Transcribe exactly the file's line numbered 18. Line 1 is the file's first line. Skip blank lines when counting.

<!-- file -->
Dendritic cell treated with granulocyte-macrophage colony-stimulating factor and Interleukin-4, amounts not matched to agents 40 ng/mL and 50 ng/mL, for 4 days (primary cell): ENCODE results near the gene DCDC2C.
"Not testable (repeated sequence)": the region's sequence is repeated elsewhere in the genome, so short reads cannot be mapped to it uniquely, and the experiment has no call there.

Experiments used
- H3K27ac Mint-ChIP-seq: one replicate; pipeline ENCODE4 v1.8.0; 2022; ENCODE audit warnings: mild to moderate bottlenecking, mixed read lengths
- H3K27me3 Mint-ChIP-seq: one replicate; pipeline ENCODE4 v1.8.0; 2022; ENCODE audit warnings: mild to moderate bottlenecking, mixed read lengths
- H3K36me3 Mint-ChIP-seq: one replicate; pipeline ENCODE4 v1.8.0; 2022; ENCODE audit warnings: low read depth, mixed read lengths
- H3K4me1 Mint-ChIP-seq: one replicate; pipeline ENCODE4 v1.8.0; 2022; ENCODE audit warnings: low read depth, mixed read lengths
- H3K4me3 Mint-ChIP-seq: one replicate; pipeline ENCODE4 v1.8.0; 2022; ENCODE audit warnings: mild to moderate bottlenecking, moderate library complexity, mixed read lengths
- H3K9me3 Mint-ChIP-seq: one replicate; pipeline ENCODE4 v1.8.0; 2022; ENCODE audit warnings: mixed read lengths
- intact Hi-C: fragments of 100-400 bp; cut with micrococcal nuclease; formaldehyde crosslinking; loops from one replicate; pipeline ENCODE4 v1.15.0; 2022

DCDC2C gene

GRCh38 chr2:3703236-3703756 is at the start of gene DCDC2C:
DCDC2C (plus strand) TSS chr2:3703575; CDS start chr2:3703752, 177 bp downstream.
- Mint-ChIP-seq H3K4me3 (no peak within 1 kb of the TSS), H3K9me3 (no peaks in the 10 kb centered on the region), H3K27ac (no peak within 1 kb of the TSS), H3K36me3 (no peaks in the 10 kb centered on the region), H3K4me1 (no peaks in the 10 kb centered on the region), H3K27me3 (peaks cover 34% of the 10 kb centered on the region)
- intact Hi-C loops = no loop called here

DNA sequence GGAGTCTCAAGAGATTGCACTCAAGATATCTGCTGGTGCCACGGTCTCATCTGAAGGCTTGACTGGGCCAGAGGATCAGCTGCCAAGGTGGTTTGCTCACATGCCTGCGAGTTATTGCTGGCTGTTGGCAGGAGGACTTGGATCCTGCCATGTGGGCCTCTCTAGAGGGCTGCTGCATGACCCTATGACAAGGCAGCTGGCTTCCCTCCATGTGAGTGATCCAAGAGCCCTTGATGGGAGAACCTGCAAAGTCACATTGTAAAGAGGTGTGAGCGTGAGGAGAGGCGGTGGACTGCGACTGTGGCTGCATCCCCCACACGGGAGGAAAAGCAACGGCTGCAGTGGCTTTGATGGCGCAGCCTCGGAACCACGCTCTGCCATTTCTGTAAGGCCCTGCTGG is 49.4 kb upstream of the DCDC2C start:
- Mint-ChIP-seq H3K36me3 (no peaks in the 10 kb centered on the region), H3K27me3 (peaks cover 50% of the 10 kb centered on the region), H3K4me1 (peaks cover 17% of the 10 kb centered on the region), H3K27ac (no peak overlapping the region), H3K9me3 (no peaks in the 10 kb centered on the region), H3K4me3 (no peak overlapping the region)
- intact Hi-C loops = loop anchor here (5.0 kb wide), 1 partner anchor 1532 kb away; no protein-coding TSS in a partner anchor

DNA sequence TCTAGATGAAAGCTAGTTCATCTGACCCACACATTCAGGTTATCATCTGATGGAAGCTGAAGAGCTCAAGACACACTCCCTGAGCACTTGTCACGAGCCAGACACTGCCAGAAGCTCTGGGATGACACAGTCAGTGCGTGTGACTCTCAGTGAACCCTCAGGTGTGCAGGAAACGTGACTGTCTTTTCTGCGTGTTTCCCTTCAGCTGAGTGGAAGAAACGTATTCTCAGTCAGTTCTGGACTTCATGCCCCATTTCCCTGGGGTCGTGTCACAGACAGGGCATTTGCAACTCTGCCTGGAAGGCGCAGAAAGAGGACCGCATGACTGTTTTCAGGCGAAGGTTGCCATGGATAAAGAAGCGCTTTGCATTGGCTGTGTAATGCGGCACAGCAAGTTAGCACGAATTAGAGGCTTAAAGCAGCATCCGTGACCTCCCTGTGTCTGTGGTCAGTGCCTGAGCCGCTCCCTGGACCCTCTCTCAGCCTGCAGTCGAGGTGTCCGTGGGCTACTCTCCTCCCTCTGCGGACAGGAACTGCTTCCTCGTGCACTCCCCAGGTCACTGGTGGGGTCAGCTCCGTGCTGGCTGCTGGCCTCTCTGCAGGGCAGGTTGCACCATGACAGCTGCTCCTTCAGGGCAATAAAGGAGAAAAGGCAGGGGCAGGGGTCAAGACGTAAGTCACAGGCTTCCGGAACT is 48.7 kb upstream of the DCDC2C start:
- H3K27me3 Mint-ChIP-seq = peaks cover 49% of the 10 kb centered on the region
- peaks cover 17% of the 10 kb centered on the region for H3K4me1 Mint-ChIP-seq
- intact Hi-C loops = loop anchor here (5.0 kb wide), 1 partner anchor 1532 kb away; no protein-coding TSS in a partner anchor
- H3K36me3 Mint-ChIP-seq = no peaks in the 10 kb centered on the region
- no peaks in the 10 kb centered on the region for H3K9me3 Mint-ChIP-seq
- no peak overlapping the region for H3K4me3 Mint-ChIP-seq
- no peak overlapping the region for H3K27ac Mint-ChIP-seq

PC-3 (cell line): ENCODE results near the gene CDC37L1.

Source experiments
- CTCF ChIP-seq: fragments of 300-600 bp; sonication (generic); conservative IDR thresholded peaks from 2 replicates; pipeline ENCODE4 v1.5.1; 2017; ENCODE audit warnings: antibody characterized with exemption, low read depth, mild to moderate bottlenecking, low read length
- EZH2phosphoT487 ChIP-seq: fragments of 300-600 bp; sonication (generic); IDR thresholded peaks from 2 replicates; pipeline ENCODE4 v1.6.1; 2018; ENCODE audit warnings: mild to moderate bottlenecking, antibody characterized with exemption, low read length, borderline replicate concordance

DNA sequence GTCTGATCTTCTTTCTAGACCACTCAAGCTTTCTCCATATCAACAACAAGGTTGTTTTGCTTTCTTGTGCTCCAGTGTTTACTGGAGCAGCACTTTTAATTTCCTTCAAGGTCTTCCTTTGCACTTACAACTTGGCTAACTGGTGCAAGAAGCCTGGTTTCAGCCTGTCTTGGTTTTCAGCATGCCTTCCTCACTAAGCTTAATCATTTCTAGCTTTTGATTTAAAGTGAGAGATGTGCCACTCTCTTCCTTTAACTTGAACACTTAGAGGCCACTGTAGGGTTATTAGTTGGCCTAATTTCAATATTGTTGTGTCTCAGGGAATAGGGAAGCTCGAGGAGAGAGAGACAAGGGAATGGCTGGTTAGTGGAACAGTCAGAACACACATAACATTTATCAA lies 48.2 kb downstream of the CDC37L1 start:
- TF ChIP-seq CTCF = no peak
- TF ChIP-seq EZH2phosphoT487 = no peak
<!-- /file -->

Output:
- intact Hi-C loops = loop anchor here (5.0 kb wide), 1 partner anchor 1532 kb away; no protein-coding TSS in a partner anchor